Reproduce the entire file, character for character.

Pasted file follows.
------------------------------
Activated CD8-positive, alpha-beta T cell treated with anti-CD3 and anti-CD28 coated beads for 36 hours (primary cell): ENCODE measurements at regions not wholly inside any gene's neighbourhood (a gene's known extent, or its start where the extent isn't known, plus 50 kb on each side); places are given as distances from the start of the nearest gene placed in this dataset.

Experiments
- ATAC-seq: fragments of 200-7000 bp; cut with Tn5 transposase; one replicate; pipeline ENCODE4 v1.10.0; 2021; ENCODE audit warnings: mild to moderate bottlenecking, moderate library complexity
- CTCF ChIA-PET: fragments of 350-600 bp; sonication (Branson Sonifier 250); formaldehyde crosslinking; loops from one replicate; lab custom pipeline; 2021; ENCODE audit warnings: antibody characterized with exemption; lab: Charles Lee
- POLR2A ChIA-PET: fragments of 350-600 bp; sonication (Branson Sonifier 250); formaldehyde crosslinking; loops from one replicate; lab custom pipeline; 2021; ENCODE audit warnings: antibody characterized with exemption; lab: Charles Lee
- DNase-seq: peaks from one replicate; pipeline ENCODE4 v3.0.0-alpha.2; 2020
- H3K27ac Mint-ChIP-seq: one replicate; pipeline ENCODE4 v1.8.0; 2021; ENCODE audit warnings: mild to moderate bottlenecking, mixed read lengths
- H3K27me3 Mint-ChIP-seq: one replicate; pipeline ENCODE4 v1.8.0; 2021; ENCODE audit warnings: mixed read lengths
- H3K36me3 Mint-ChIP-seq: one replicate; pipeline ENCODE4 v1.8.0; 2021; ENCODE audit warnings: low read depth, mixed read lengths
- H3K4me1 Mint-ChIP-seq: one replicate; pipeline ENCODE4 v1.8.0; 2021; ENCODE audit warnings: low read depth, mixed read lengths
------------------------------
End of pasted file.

Activated CD8-positive, alpha-beta T cell treated with anti-CD3 and anti-CD28 coated beads for 36 hours (primary cell): ENCODE measurements at regions not wholly inside any gene's neighbourhood (a gene's known extent, or its start where the extent isn't known, plus 50 kb on each side); places are given as distances from the start of the nearest gene placed in this dataset.

Experiments
- ATAC-seq: fragments of 200-7000 bp; cut with Tn5 transposase; one replicate; pipeline ENCODE4 v1.10.0; 2021; ENCODE audit warnings: mild to moderate bottlenecking, moderate library complexity
- CTCF ChIA-PET: fragments of 350-600 bp; sonication (Branson Sonifier 250); formaldehyde crosslinking; loops from one replicate; lab custom pipeline; 2021; ENCODE audit warnings: antibody characterized with exemption; lab: Charles Lee
- POLR2A ChIA-PET: fragments of 350-600 bp; sonication (Branson Sonifier 250); formaldehyde crosslinking; loops from one replicate; lab custom pipeline; 2021; ENCODE audit warnings: antibody characterized with exemption; lab: Charles Lee
- DNase-seq: peaks from one replicate; pipeline ENCODE4 v3.0.0-alpha.2; 2020
- H3K27ac Mint-ChIP-seq: one replicate; pipeline ENCODE4 v1.8.0; 2021; ENCODE audit warnings: mild to moderate bottlenecking, mixed read lengths
- H3K27me3 Mint-ChIP-seq: one replicate; pipeline ENCODE4 v1.8.0; 2021; ENCODE audit warnings: mixed read lengths
- H3K36me3 Mint-ChIP-seq: one replicate; pipeline ENCODE4 v1.8.0; 2021; ENCODE audit warnings: low read depth, mixed read lengths
- H3K4me1 Mint-ChIP-seq: one replicate; pipeline ENCODE4 v1.8.0; 2021; ENCODE audit warnings: low read depth, mixed read lengths